Marion E. Warren
June 18, 1920 - September 8, 2006
“From the farms of rural Missouri where he grew up, to the deck
of a skipjack plying the choppy waters of the Chesapeake, Marion
Warren has borne witness to his time and his place—and we are
all the richer for his vision.”
– Mame Warren
One day in 1980, when my (now) husband, freshly graduated from photography school and pounding the pavement to try to launch his (then) fledgling photography career, found himself standing in the Maryland Avenue storefront gallery of Marion Warren, the renowned photographer's wife, Mary, took him under her wing. She phoned her husband at home, and Warren unhesitatingly said to send the visitor over. The affable and approachable Warren graciously welcomed the tenderfoot into his home studio, critiqued his student portfolio, talked shop, and sent the young Warren-wannabe on his way with a few more leads in his pocket and a boost of encouragement in his step. Years later, the young photographer returned to Annapolis to create a portrait of his plainly-dressed mentor. Warren's fly-away hair needed cutting. "My children tell me it's too long," he remarked. "But I like it this way!" He joked that he looked more like Albert Einstein every day, and quipped "I've never worked for a living, I've always made pictures."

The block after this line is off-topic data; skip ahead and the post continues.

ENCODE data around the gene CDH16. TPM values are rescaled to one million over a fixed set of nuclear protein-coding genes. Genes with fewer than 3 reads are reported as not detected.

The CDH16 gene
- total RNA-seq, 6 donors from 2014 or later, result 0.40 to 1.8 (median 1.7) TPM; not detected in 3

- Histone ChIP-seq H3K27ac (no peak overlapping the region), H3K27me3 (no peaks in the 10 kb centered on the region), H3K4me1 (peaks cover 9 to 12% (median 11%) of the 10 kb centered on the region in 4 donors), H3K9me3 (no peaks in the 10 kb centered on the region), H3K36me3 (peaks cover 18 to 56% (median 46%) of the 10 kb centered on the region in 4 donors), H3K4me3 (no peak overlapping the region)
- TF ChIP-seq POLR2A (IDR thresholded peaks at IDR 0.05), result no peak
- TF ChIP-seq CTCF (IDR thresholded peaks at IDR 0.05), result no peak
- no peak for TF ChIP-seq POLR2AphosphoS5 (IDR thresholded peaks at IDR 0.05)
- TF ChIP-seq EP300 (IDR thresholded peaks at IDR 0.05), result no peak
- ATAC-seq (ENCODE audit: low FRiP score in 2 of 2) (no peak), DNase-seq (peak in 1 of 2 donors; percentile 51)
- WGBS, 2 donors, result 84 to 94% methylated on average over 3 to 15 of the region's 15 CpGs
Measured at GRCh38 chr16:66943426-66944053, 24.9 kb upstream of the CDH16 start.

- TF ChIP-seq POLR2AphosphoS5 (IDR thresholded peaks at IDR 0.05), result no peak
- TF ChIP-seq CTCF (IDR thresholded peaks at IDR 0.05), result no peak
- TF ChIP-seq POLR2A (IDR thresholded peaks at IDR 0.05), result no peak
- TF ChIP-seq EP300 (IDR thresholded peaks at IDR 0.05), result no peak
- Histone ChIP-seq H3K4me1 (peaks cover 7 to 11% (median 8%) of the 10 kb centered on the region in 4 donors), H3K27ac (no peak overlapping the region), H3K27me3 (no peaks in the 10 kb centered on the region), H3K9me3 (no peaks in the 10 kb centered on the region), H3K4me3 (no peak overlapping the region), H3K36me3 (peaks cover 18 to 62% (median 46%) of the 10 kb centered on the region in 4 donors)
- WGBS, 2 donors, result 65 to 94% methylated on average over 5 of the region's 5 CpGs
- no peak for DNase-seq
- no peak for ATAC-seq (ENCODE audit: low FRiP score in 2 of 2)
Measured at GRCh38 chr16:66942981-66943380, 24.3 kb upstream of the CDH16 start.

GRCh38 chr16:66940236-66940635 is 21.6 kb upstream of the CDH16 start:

This is the sort of man that Marion Warren was, and this is the sort of legacy-one marked by quiet dignity, with a wink of passion and a twist of genius thrown in for good measure-that he richly leaves behind. Born in Montana in 1920, Warren grew up in rural Missouri. Early in his career, he was employed by the Associated Press, the U.S. Navy, and renowned yachtsman, Carlton Mitchell. In 1948, he opened his own portrait and commercial studio in Annapolis, and began taking photographs for various magazines and architecture firms. He served as the official photographer for the state during the McKeldin administration, amassing a huge collection of stock images that was eventually titled, "Maryland Illustrated." For more than half a century, the celebrated photographer who became known as "the Ansel Adams of the Chesapeake" chronicled the history and culture of the Chesapeake Bay region.
One role of a true photographer is to offer a fresh perspective on our world. Whether shooting a newly-discovered subject or familiar scene, Warren had an extraordinary eye for seeing art in everyday life. Always on the lookout for a novel vantage point or a new vista, often with results that were no less than arresting, his favorite elevation was about twelve feet up. Hence, he constructed a wooden platform on top of his van. In his younger days, he would scale a ship's mast or climb a bridge piling to find the right angle.At age 83, he took a photograph while perched on the ledge of the roof of an Annapolis hotel ("Don't tell my kids about this," he warned his assistant.) "For me," he said, "a photograph really succeeds if it can explain its subject completely."
By 1976, Warren's photographic collections grew into books. He discontinued doing commercial photography and began creating books and distributing his images on posters, notepaper, and Christmas cards. Some of his early books were compilations of old photographs from the collections of museums, historical societies, and individuals.